Normal Map

A normal map is a texture map commonly used in 3D computer graphics to simulate high-resolution surface details on a low-resolution model. Instead of increasing the polygon count of a model to capture intricate details, a normal map encodes information about surface normals, which dictate how light interacts with the geometry, creating the illusion of depth and complexity.

Consider a character model in a video game with intricate wrinkles on its clothing or fine details on a brick wall – creating these details through geometry would be computationally expensive. Normal maps offer a more efficient solution. Artists create a high-resolution version of the model, capture its surface details, and then generate a normal map. This map is then applied to a lower-resolution version of the model, preserving the illusion of intricate details without the need for excessive geometry.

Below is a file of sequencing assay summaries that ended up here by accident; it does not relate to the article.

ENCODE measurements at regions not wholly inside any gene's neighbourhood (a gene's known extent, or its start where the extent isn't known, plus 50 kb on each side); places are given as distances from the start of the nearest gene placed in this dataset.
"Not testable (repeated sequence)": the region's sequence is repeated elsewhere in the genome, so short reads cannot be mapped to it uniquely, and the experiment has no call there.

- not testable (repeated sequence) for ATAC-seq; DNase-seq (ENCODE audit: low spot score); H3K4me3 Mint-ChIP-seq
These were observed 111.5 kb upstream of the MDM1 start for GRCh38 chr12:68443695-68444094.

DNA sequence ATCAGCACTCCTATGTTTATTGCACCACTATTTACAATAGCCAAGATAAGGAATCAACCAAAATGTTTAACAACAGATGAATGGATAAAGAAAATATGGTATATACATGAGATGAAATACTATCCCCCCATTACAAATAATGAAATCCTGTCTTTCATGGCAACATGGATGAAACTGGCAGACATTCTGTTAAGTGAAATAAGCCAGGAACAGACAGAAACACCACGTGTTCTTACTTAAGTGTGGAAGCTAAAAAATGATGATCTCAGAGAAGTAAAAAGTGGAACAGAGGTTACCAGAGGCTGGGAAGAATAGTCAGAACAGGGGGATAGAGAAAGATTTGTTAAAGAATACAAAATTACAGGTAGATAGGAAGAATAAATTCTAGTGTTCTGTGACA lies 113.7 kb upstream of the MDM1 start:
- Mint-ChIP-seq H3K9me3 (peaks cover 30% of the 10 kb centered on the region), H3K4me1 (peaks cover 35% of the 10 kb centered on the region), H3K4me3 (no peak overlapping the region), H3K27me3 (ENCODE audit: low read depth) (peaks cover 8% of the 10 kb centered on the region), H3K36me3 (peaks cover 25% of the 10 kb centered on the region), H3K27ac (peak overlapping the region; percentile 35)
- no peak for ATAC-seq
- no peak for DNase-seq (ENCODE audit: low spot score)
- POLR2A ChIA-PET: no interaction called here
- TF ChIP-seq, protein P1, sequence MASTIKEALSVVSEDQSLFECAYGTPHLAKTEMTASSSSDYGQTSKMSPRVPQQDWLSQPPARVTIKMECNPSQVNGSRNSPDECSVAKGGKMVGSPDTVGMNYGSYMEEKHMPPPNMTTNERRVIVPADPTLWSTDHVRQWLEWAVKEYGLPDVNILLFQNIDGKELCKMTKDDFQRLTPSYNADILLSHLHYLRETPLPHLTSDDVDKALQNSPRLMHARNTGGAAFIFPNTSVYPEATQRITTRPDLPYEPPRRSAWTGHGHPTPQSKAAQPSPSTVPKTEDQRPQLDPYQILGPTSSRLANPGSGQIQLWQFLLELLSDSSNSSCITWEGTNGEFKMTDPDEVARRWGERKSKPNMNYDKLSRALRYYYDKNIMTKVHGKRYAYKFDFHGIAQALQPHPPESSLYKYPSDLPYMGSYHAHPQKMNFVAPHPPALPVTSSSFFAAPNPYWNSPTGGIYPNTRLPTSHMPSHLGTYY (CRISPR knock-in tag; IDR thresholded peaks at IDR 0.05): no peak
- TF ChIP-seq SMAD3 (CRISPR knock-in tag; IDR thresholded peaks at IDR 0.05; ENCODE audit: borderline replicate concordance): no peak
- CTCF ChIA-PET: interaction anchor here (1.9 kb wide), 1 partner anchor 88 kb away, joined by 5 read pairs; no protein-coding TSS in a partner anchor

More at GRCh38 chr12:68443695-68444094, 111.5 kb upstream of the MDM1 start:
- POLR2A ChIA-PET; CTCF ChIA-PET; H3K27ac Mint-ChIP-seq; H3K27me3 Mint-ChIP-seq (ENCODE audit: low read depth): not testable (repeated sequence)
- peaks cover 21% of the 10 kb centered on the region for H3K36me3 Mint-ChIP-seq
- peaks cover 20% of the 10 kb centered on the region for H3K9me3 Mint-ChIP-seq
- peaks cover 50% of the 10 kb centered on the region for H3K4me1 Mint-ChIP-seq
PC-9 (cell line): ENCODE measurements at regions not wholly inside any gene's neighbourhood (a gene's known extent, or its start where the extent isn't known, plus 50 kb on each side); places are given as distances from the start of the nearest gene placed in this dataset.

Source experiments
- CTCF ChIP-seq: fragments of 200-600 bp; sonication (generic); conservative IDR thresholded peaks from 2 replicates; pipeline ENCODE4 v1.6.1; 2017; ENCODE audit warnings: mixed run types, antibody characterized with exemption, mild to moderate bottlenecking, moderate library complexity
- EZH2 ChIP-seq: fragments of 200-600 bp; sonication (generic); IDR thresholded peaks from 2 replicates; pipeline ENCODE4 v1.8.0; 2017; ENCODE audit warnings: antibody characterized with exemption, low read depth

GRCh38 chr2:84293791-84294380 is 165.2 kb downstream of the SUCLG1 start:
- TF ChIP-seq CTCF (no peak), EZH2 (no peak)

Normal maps are crucial for optimizing real-time graphics, especially in video games where performance is a key consideration. By leveraging normal maps, developers can achieve visually detailed and realistic-looking models without compromising the overall performance of the game.

The RGB channels of a normal map encode information about the orientation of surface normals in relation to the model’s geometry. During rendering, these encoded normals interact with lighting to produce the illusion of depth and surface intricacies. The success of normal mapping lies in the collaboration between artists, who meticulously craft high-resolution details, and developers, who implement the technique within the constraints of real-time graphics.